Says the paper: "We provide evidence that Vibrios, including the (cholera) species, increased in dominance within the plankton-associated bacterial community of the North Sea during the past 44 years and that this increase is correlated significantly with climate induced sea surface warming during the same period. ... Ocean warming is favouring the spread of Vibrios."
Sea level rise, combined with higher waves being recorded in the North Atlantic and more frequent and severe storms, threaten up to 1 trillion Euros worth of Europe's physical assets within 500 m of the shore. And some 35% of Europe's GDP is generated within 50 km, the synthesis notes.
"Sea-level rise of 80 to 200 cm could wipe out entire countries ... causing sea floods, massive economic damage, large movements of populations from inundated areas, salinity intrusion and loss of wetlands including the ecosystem services that they provide."
More frequent and intense storms, meanwhile, are projected for Northern Europe, especially in a band running from the south of England through northern France, Denmark, northern Germany and Eastern Europe. Annual damages are expected to rise 21% in the UK, 37% in Germany and 44% across Europe as a whole, with a 104% rise in losses from 1-in-100 year storms.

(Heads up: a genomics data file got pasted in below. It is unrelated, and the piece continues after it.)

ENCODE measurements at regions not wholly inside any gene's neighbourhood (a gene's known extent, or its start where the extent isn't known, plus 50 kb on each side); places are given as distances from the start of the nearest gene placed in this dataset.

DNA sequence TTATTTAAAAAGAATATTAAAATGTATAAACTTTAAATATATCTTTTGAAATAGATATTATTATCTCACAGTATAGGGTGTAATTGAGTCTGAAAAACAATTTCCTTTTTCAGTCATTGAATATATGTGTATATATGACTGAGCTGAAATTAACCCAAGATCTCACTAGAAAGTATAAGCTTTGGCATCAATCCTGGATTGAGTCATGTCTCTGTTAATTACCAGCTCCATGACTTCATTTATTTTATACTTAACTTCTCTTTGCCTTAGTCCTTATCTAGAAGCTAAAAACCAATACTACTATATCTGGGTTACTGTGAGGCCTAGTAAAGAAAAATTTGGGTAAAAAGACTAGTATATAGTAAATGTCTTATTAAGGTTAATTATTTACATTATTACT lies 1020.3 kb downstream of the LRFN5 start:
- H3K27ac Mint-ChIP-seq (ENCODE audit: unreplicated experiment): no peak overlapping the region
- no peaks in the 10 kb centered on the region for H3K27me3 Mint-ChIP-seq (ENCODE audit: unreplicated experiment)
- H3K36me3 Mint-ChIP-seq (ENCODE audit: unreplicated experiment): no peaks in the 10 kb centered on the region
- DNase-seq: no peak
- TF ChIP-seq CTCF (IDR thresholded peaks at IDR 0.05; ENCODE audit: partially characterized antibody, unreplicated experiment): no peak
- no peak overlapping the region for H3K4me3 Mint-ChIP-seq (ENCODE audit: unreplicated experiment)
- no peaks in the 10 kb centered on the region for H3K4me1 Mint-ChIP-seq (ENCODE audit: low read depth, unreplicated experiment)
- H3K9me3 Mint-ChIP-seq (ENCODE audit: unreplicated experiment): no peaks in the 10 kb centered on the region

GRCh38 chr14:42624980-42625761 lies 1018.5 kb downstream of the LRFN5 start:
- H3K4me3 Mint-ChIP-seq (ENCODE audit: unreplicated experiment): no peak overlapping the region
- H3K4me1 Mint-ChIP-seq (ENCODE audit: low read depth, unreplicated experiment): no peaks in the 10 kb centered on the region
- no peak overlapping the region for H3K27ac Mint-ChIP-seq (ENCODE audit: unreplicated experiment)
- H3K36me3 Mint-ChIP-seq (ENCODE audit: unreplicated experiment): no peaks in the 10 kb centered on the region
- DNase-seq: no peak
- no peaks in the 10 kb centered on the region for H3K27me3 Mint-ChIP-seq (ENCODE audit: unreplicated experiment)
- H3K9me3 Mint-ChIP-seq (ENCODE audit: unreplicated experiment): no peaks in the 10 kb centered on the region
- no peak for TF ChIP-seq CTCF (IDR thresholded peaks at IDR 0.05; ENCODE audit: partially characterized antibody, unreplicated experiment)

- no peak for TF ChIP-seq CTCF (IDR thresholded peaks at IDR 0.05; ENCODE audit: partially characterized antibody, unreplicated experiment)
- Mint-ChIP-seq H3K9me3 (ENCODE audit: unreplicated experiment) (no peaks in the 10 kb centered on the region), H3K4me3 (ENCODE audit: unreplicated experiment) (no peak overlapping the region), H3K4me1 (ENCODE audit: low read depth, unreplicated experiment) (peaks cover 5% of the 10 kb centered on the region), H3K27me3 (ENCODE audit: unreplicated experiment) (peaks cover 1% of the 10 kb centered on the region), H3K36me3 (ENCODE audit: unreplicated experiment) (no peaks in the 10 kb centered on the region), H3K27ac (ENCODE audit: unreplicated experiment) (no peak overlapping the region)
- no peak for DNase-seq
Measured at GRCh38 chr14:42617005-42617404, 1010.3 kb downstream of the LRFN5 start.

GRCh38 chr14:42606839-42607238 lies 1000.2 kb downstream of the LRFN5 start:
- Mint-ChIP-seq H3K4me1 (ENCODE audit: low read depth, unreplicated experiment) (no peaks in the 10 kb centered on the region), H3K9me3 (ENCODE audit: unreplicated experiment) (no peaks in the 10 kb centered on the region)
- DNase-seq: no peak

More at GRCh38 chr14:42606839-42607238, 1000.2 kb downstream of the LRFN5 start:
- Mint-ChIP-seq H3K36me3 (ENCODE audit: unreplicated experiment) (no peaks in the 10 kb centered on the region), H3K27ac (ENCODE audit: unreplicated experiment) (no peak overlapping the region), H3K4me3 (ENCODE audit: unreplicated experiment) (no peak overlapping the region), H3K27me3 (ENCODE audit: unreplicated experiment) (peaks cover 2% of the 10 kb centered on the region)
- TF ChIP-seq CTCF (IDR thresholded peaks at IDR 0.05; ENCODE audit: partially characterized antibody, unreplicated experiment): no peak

Smaller fisheries and northward fish migrations
The CLAMER synthesis suggests the need for Europe's commercial fishery to reduce catches in places and make adjustments in others due to warming water, ocean acidification, and altered salinity and oxygen content.
"Some of the biggest [changes] will be required in Europe's seas, where temperatures are rising faster than the open North Atlantic," according to one research paper in the CLAM
|Contact: Terry Collins|
Flanders Marine Institute (VLIZ)